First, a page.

Memorial University School of Nursing, St. John's, NL A1B 3V6. dbest@mun.ca
Source
Can J Cardiovasc Nurs. 2007;17(3):19-26
Date
2007
Language
English
Publication Type
Article
Keywords
Canada - epidemiology
Cardiovascular Diseases - epidemiology - etiology - prevention & control
Diet Fads
Diet, Carbohydrate-Restricted - methods - standards
Diet, Fat-Restricted - methods - standards
Diet, Reducing - methods
Energy intake
Evidence-Based Medicine
Humans
Obesity - complications - diet therapy
Risk factors
Risk Reduction Behavior
Weight Loss
Abstract
Obesity is a major, modifiable risk factor for cardiovascular disease. Climbing obesity rates are leaving Canadians at increased risk for disability, disease and premature death. This has led to increased interest in dietary interventions to control weight and reduce obesity. While a low-fat diet has been promoted for more than 20 years to reduce cardiovascular risk, recently there has been a proliferation of new diets that promise fast, successful weight loss. The marketing strategies of diet promoters have led consumers and health care professionals to consider the benefits and risks of these diets for cardiovascular health. The purpose of this paper is to compare the traditional low-fat diet with one such dietary innovation -- the low-carbohydrate diet. Research studies are reviewed to provide some evidence for practice in assisting patients to improve cardiovascular health through weight loss.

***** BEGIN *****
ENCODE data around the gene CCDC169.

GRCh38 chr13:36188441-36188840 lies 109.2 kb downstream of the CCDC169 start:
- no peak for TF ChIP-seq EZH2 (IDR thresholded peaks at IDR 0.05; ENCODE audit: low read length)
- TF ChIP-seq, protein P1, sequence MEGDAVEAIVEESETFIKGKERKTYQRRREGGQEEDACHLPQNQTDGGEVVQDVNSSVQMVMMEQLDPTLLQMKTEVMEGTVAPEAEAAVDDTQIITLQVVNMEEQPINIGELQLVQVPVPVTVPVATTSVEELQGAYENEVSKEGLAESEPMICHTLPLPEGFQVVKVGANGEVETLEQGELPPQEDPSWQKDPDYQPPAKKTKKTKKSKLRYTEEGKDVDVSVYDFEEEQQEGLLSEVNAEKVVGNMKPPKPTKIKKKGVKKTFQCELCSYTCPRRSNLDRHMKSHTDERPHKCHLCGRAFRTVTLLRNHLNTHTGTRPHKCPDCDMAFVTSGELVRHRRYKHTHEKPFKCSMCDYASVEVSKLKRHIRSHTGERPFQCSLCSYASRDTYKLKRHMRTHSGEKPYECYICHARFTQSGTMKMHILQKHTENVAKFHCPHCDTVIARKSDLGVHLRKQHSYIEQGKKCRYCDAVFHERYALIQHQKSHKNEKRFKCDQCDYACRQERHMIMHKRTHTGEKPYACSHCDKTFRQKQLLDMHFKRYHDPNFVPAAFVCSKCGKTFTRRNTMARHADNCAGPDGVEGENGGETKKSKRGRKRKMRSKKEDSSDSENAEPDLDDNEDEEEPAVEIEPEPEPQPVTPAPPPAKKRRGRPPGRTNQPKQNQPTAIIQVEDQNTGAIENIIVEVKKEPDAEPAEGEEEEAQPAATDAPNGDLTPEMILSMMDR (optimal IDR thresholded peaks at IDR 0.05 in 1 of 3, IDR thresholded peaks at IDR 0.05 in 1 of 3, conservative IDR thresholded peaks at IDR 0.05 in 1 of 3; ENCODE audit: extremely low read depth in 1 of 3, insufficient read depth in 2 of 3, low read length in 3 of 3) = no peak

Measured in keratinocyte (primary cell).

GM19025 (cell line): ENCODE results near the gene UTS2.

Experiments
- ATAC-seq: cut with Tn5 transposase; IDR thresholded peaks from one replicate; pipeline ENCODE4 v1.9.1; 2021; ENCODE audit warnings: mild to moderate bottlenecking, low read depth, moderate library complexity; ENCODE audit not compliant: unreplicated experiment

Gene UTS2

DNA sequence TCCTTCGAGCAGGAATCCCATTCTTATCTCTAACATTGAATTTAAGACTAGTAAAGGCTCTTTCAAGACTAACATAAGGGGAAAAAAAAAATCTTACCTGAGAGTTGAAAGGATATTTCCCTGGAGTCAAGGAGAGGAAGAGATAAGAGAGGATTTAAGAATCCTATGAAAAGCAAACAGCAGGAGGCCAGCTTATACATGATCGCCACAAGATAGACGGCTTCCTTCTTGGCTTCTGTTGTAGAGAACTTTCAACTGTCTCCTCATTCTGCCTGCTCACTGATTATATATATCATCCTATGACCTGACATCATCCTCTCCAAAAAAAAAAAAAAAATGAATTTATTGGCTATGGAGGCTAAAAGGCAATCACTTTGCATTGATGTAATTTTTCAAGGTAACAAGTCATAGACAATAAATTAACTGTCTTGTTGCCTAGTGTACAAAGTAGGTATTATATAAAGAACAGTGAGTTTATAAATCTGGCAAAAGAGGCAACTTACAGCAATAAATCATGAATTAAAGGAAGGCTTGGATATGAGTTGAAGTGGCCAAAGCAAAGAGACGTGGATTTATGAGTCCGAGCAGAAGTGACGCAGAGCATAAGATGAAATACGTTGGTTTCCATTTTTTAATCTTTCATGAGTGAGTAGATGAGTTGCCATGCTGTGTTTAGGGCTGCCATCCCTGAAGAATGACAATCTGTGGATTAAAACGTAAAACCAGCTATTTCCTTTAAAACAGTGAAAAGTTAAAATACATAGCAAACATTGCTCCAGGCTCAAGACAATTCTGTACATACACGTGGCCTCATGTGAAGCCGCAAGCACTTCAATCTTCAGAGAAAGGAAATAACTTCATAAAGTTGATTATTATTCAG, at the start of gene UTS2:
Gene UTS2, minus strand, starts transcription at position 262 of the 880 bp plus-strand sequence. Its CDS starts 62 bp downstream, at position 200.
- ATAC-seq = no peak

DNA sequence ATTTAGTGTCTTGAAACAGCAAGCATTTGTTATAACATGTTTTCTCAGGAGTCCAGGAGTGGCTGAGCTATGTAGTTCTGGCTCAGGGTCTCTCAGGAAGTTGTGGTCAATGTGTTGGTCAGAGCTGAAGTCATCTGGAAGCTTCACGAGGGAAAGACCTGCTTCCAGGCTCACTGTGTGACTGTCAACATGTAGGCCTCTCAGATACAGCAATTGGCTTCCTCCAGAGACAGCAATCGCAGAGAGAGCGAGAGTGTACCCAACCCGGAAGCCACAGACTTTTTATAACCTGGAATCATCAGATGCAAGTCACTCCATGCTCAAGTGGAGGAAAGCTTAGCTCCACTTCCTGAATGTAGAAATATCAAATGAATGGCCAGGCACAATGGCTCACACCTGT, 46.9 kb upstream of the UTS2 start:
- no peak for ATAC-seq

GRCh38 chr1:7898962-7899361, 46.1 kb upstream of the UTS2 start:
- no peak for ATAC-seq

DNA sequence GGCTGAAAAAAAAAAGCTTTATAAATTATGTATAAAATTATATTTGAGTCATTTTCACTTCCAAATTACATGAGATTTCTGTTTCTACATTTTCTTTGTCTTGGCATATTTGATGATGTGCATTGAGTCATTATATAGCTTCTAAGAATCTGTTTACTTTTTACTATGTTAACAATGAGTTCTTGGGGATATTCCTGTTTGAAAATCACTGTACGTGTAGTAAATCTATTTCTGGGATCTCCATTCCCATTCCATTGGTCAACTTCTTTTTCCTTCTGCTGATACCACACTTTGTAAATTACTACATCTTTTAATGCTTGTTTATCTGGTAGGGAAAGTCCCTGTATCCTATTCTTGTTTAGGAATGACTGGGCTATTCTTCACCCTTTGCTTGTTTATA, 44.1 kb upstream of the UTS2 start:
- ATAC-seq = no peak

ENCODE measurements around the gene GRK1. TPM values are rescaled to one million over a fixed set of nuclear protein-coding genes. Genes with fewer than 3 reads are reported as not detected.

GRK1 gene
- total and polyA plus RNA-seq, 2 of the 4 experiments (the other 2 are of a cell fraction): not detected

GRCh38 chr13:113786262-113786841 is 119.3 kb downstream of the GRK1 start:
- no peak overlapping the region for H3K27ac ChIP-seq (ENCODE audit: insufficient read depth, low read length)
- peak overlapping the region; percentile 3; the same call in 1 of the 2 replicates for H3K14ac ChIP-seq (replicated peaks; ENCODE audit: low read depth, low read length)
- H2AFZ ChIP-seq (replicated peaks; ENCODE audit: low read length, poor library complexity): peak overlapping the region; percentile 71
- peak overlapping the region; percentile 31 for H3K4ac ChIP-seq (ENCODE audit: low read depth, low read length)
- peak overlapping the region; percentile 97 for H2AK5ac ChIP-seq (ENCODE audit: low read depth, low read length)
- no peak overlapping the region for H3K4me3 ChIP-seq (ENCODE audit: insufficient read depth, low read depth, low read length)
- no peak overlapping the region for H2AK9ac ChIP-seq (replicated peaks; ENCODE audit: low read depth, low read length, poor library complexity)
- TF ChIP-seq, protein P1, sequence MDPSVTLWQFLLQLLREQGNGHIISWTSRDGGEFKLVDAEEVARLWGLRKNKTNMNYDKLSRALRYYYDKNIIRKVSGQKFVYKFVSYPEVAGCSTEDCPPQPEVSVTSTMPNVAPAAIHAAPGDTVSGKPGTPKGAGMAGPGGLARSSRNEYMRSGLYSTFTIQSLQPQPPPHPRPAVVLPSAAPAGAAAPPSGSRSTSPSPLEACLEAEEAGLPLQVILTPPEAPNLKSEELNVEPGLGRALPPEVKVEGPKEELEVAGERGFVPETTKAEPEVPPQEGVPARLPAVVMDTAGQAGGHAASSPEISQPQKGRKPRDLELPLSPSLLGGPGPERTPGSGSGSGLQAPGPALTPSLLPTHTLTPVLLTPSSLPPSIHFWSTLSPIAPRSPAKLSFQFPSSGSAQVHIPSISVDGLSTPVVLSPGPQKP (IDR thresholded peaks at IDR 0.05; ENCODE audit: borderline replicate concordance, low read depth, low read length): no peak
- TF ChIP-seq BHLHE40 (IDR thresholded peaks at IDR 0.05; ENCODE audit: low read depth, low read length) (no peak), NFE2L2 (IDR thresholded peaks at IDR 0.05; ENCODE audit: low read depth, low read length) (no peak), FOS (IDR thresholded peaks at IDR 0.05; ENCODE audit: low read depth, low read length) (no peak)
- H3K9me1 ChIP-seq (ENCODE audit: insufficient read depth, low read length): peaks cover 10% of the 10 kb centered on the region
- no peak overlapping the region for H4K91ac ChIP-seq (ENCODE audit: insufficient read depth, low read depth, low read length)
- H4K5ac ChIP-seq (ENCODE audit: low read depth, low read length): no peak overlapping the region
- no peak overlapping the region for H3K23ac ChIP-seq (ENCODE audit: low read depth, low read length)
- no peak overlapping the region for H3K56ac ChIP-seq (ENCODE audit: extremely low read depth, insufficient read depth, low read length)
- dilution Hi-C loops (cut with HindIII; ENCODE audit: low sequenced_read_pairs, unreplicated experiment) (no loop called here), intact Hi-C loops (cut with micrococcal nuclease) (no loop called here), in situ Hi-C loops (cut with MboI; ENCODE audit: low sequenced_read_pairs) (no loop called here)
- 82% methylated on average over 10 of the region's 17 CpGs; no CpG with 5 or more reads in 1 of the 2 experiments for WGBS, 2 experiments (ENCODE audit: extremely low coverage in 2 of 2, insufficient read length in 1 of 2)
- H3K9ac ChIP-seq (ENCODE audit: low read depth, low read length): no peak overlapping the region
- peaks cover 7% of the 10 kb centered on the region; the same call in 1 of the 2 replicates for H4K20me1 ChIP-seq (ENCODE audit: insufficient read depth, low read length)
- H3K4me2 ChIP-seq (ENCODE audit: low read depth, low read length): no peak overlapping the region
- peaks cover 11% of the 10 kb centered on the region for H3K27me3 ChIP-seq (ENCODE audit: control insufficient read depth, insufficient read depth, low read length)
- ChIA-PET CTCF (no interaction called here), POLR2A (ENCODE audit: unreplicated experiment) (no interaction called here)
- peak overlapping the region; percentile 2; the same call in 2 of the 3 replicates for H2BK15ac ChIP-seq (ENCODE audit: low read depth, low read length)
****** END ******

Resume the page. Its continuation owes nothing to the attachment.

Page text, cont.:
PubMed ID
17941565 View in PubMed
Less detail

Nutrition for all. Medical interest seems to be awakening.

https://arctichealth.org/en/permalink/ahliterature250067
Source
Can Med Assoc J. 1977 Mar 5;116(5):531-3, 536
Publication Type
Article
Date
Mar-5-1977
Author
D. Woods
Source
Can Med Assoc J. 1977 Mar 5;116(5):531-3, 536
Date
Mar-5-1977
Language
English
Publication Type
Article
Keywords
Canada
Diet
Diet Fads
Humans
Nutrition Surveys
Nutritional Physiological Phenomena
Obesity - epidemiology
PubMed ID
837321 View in PubMed
Less detail

Patterns of food intake in childhood and adolescence and risk of later disease or "the awful food kids eat nowadays must be bad for them".

https://arctichealth.org/en/permalink/ahliterature39510
Source
Aust N Z J Med. 1985 Aug;15(4):478-88
Publication Type
Article
Date
Aug-1985

The sense and nonsense of the best-selling diet books.

https://arctichealth.org/en/permalink/ahliterature243336
Source
Can Med Assoc J. 1982 Mar 15;126(6):696-701
Publication Type
Article
Date
Mar-15-1982
Author
J. Swartz
Source
Can Med Assoc J. 1982 Mar 15;126(6):696-701
Date
Mar-15-1982
Language
English
Publication Type
Article
Keywords
Books
Canada
Diet Fads - adverse effects
Evaluation Studies as Topic
Humans
Nutritional Physiological Phenomena
PubMed ID
7066828 View in PubMed
Less detail

12 records – page 1 of 2.